RealTime IT News

Surprise! FCC Cable Ruling Challenged

In a move that came as no surprise to anyone in the telecommunications industry, the Media Access Project (MAP) filed a lawsuit Monday afternoon against the Federal Communications Commission (FCC) over its decision to keep America's cable networks closed.

Nearly two weeks ago, the FCC took a major step towards deregulating the telecommunications industry by ruling high-speed Internet services via cable an "information" rather than "telecom" service, freeing cable operators from provisions of the Telecommunications Act of 1996.

MAP filed with the U.S. Court of Appeals for the District of Columbia on behalf of the Consumers Union, the Center for Digital Democracy and the Consumer Federation of America, its three citizens groups, to challenge the ruling.

Andy Schwartzman, MAP president, said he expects his lawsuit to join a raft of other challenges to the FCC ruling, given the anticompetitive nature of the rulemaking.

This is a First Amendment concern, he said, which strikes at the heart of the American consumer's freedom to choose interactive services. Failure to overturn the FCC's decision, he added, would take away that choice.

"If (the decision) is not reversed on appeal, users will have a closed network that will replicate all of the problems that monopoly cable television service has brought to the public over the years," Schwartzman said, "no choice of provider, lousy customer service and content that is selected and controlled by the cable operator, rather than by the user.

Verizon Communications , one of four incumbent telephone companies providing digital subscriber line (DSL) service, chimed in with a petition filed at the FCC Monday evening.

The petition respectfully called the FCC ruling "arbitrary, capricious and an abuse of discretion," when compared with the treatment of the incumbents and their broadband service.

The telephone companies are required by the Telecom Act to provide "open access" to its network for ISPs, at below-cost prices. The cable companies have no such stricture, and likely won't if the FCC's ruling sticks.

Bob Bishop, Verizon spokesperson, said the petition isn't just the latest round of maneuvering between the two industries for position, but an attempt for parity.

"We filed the petition based on the disparate treatment of cable modems and telephony broadband when they are a like service," Bishop said. "Our petition was simply filed to preserve our argument that these two services should be treated alike in the regulatory arena."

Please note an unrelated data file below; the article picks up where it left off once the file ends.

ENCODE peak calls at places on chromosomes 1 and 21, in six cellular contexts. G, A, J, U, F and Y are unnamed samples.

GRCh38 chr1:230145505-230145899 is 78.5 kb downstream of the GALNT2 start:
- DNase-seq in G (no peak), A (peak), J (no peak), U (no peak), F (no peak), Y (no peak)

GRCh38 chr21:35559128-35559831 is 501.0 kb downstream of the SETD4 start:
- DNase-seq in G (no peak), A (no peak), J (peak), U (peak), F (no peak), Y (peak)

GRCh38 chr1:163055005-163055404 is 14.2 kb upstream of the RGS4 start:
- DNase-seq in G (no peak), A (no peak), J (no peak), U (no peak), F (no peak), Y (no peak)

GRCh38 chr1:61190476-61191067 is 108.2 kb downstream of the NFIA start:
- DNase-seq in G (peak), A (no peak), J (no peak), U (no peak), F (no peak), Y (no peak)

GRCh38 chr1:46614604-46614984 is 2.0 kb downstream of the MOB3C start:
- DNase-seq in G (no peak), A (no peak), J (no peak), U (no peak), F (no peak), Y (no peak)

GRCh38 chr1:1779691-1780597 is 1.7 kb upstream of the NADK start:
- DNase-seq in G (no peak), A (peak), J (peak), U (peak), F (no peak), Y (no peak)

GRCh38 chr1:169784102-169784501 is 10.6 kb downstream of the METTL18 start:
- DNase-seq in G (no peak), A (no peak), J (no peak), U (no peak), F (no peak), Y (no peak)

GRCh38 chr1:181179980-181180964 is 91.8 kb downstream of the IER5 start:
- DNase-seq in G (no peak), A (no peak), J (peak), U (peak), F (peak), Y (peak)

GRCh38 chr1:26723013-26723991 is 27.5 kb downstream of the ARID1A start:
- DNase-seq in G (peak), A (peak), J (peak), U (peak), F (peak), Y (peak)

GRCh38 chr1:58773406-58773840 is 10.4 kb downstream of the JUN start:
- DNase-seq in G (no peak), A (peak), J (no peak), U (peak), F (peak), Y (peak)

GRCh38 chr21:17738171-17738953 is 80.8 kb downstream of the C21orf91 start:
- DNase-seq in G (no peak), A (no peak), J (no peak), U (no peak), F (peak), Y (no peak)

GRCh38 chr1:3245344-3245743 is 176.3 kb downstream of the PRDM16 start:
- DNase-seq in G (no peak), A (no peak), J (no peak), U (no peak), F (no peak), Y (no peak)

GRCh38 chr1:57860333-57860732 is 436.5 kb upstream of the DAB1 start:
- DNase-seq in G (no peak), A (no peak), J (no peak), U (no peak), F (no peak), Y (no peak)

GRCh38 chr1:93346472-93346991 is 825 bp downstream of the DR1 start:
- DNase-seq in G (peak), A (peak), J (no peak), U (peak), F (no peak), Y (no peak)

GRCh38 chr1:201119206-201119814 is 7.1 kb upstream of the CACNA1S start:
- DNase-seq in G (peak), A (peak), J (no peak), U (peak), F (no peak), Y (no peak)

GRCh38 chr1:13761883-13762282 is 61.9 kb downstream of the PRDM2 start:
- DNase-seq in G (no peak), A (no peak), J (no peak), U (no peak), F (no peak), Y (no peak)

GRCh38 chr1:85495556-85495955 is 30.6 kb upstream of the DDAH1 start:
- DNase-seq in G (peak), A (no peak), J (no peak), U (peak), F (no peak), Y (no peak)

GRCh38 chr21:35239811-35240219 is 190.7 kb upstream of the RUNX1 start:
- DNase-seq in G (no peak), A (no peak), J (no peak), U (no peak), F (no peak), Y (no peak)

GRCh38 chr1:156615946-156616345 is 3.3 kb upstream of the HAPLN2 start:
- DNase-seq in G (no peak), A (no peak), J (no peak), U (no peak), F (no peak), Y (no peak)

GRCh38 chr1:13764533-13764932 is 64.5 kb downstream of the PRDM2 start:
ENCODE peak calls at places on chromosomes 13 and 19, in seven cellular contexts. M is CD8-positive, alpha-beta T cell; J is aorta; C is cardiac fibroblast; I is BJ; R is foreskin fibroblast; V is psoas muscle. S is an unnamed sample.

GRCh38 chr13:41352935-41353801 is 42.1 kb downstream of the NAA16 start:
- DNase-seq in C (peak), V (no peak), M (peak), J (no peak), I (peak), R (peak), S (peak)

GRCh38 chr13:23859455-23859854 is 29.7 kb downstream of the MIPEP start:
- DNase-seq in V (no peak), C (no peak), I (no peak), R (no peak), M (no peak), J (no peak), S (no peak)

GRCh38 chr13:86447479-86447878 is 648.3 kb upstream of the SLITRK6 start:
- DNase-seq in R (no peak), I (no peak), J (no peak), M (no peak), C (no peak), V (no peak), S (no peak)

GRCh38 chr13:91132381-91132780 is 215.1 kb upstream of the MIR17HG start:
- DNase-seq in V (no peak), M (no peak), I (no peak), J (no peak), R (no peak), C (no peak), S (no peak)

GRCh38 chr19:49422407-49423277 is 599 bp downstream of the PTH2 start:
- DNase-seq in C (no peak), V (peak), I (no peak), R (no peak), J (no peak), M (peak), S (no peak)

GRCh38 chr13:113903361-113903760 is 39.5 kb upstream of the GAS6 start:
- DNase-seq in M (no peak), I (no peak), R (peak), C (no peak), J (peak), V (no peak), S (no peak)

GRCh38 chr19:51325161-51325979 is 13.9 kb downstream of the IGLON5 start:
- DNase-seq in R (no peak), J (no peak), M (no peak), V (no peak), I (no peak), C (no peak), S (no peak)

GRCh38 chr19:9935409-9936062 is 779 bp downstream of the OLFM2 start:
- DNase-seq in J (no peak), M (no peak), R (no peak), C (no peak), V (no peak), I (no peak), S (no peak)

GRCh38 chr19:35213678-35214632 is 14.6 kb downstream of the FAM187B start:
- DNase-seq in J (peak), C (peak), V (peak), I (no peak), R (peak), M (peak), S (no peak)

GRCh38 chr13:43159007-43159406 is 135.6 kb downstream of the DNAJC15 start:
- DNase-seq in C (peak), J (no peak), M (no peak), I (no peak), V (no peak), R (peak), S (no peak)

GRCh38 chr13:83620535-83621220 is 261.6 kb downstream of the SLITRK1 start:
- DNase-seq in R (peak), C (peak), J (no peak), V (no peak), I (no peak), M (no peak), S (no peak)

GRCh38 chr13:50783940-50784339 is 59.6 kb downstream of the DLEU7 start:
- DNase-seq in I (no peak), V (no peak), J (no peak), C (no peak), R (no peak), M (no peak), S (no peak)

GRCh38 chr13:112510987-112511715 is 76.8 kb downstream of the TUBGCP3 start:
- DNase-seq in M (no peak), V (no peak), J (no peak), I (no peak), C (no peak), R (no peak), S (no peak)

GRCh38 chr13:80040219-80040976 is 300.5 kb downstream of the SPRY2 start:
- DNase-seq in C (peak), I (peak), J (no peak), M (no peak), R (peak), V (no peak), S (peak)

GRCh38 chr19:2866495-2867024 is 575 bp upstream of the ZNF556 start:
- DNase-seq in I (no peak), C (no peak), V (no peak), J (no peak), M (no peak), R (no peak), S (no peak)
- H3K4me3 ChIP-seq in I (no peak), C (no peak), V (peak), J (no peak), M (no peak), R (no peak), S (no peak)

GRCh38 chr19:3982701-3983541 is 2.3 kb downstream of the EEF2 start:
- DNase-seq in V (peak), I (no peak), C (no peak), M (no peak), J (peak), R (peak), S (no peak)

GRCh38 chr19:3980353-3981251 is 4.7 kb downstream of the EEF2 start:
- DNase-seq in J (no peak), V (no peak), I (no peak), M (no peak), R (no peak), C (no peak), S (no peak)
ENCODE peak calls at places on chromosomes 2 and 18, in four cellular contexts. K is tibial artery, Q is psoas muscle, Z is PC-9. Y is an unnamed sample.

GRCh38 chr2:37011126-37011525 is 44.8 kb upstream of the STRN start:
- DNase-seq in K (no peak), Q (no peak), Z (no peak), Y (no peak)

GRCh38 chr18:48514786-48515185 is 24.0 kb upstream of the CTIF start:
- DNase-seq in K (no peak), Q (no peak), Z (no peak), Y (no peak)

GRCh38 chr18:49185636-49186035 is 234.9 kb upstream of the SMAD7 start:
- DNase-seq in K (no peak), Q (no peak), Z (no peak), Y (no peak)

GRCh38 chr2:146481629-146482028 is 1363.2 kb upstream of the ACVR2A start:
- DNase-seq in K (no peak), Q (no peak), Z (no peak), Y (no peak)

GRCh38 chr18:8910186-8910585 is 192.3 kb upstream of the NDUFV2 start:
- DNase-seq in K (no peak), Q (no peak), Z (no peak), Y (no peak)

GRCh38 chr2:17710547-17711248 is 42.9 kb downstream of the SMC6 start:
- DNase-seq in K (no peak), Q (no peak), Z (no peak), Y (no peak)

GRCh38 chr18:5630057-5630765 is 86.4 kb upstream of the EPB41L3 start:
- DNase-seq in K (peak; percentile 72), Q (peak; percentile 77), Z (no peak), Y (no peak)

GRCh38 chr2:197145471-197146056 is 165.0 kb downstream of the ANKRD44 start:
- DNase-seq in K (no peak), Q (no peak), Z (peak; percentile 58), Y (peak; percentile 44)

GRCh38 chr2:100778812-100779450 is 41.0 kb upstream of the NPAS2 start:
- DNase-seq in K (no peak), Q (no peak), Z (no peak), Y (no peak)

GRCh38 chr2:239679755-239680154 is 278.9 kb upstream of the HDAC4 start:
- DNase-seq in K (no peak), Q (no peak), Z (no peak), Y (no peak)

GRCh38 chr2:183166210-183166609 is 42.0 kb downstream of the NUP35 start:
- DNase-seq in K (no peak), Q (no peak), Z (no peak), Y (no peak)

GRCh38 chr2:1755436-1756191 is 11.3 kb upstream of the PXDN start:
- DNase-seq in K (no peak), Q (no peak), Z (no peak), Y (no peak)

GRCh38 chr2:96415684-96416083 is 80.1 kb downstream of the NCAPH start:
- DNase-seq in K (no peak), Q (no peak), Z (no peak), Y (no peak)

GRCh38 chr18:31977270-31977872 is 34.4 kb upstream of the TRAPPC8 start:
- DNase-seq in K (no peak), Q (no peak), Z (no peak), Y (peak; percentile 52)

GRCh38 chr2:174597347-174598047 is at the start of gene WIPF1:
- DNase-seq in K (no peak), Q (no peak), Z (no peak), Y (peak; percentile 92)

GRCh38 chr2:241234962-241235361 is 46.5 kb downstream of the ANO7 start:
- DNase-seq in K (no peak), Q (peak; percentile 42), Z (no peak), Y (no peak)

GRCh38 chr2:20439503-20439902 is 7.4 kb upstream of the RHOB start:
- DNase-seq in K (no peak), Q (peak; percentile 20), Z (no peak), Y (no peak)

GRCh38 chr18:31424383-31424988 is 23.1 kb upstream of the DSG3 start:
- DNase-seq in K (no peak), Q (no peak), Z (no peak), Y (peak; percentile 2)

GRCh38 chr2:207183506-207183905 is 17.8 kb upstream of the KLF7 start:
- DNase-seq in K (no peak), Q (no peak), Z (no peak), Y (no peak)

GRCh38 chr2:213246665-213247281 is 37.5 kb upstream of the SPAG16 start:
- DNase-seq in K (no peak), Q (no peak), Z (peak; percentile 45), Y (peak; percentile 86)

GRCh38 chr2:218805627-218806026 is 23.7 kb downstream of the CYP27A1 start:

Many ISPs consider the telephone company's attitude towards "parity" a thinly-veiled attempt to gain regulatory relief from the FCC itself to control their network. Despite more leeway from the pro-business Bush Administration appointee to chair the FCC, Michael Powell, the Baby Bells have been pushing harder than ever to free themselves from the Telecom Act.

"We would not wish the regulatory regime that exists on our broadband service, on the cable people -- that is not the solution to the problem," Bishop said. "We feel, that insofar as their service is deregulated, our service should be treated the same in the regulatory environment."

Open access, or forced access if you are a cable company owner, would allow independent Internet service providers (ISPs) a chance to provide competitive high-speed Internet service on cable networks -- similar to how providers offer digital subscriber line (DSL) access on telephone company lines.

To date, only one major cable operator, AOL Time Warner , has open access to its network -- one of several of conditions placed by the FCC and the Federal Trade Commission (FTC) to ensure industry competitiveness for the nation's second-largest cable operator, No. 1 dial-up ISP and "old media" giant.

AT&T Broadband , the largest cable network in the U.S., and the other national networks, free from regulatory oversight, have incremental open access plans and won't start allowing ISPs access to the network until later this year at the earliest in select markets.

Both the petition by Verizon and the MAP lawsuit are months away from any resolution. Schwartzman said the courts likely won't look at the suit for another several months, while the Verizon complaint doesn't have any sort of deadline for resolution.

If successful, the MAP suit could negate the FCC rulemaking or force the agency to revise their position. Something similar, though with exactly the opposite effect, happened back in May 2000, when a federal judge overturned a decision by the Henrico County, Va., board of supervisors to force AT&T to open up its cable network in the county.